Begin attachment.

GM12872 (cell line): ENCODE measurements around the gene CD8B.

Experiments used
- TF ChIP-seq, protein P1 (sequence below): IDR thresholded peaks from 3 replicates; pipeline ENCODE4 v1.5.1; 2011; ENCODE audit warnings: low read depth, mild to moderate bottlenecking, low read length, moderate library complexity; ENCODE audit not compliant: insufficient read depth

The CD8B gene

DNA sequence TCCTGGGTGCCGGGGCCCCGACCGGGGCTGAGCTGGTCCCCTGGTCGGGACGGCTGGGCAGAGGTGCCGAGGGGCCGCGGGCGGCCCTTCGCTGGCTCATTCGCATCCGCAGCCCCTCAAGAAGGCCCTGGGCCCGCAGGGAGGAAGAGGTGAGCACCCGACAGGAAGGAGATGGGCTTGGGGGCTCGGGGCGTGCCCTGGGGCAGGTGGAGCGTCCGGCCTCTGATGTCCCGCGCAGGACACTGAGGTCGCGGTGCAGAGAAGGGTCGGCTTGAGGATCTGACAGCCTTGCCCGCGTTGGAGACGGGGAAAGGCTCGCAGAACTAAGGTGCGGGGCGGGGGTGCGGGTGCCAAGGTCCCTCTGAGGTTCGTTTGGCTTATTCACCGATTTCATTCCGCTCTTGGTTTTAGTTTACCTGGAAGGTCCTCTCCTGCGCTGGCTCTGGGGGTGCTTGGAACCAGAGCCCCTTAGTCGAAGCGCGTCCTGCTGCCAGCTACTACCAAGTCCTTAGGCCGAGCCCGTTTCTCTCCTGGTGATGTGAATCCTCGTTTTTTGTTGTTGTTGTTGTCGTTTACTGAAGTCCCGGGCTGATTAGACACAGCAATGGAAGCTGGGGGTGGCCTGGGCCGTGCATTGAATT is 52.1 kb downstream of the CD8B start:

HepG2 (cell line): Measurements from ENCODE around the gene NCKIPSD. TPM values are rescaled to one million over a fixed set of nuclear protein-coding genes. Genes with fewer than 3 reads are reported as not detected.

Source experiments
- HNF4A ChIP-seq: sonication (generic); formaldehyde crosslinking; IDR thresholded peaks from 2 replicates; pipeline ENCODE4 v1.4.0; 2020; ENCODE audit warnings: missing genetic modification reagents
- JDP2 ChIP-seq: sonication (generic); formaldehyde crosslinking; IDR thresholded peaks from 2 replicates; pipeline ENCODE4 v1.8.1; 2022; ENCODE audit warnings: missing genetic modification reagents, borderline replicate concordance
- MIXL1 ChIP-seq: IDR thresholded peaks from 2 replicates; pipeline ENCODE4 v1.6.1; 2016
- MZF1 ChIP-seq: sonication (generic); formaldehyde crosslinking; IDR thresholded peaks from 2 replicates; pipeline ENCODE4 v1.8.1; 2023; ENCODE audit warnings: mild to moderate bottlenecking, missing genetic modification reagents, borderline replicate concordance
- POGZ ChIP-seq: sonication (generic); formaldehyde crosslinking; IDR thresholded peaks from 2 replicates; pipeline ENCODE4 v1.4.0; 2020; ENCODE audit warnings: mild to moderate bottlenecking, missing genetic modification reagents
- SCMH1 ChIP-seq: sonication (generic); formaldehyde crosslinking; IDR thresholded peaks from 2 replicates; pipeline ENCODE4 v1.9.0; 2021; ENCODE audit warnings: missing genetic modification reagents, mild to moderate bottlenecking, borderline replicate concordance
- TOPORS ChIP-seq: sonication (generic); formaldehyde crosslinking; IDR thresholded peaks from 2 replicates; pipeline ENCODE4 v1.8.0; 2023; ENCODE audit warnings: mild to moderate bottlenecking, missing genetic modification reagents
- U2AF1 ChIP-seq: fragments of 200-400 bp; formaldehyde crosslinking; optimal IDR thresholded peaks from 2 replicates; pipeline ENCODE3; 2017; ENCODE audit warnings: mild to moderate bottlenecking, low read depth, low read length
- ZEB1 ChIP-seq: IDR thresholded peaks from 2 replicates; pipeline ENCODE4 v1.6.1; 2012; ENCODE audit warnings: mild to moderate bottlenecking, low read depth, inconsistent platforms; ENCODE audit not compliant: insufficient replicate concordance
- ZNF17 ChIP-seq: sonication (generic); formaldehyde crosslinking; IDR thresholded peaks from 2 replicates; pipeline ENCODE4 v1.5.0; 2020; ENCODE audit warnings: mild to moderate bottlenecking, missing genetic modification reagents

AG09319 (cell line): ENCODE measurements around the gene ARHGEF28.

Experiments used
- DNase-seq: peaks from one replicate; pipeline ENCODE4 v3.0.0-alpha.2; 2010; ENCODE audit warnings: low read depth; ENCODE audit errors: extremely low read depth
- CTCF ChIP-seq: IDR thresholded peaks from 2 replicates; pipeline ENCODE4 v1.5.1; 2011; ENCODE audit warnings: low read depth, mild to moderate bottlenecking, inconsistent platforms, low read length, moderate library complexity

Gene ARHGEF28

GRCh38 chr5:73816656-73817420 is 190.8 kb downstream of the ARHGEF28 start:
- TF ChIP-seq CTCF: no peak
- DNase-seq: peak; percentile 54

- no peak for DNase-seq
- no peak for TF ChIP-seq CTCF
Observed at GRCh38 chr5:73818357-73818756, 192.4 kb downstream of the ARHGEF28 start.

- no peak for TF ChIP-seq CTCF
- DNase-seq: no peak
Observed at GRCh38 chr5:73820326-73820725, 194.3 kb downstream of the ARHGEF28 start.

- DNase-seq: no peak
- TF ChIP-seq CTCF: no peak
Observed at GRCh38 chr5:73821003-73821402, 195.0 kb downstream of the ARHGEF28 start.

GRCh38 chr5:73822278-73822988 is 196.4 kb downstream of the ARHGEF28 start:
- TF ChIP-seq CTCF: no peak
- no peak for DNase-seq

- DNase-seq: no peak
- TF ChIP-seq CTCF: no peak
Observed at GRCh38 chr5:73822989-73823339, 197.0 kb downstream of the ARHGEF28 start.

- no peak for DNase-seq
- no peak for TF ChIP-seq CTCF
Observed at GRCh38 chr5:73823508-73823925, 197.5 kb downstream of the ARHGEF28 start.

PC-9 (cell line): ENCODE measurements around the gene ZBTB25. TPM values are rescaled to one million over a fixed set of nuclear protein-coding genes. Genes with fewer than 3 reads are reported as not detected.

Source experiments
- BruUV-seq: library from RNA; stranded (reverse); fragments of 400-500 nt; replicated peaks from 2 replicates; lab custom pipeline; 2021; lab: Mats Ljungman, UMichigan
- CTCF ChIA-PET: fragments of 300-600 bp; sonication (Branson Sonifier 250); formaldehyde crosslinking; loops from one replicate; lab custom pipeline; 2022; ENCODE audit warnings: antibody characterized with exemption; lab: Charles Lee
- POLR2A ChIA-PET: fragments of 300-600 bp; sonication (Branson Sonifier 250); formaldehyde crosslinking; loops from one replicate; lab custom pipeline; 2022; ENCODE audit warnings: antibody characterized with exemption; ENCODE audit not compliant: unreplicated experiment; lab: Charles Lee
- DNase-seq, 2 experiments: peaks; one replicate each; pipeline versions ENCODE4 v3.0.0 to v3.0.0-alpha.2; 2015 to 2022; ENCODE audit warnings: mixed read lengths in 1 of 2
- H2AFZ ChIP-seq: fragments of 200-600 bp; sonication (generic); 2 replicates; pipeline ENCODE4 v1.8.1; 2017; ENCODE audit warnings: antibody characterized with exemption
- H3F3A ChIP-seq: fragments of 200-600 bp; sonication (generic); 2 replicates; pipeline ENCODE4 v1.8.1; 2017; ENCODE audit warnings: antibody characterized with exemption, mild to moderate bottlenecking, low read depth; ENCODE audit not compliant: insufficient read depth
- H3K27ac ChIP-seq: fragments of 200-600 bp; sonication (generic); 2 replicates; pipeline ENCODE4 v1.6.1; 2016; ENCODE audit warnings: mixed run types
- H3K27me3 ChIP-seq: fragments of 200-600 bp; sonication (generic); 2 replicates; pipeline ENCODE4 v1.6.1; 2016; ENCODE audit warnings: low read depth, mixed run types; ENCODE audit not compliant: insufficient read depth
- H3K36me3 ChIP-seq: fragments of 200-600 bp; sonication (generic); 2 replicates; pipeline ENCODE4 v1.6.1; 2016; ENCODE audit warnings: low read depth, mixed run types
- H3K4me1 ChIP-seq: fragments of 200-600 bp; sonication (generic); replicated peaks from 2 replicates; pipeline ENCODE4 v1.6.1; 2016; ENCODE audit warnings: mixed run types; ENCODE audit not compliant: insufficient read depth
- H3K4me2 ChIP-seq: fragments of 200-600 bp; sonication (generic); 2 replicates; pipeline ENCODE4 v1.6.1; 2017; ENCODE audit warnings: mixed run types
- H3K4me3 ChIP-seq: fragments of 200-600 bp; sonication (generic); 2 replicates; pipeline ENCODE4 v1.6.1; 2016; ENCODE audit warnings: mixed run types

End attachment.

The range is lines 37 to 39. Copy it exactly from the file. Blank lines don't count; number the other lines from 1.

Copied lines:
- no peak for DNase-seq

- DNase-seq: no peak
- TF ChIP-seq CTCF: no peak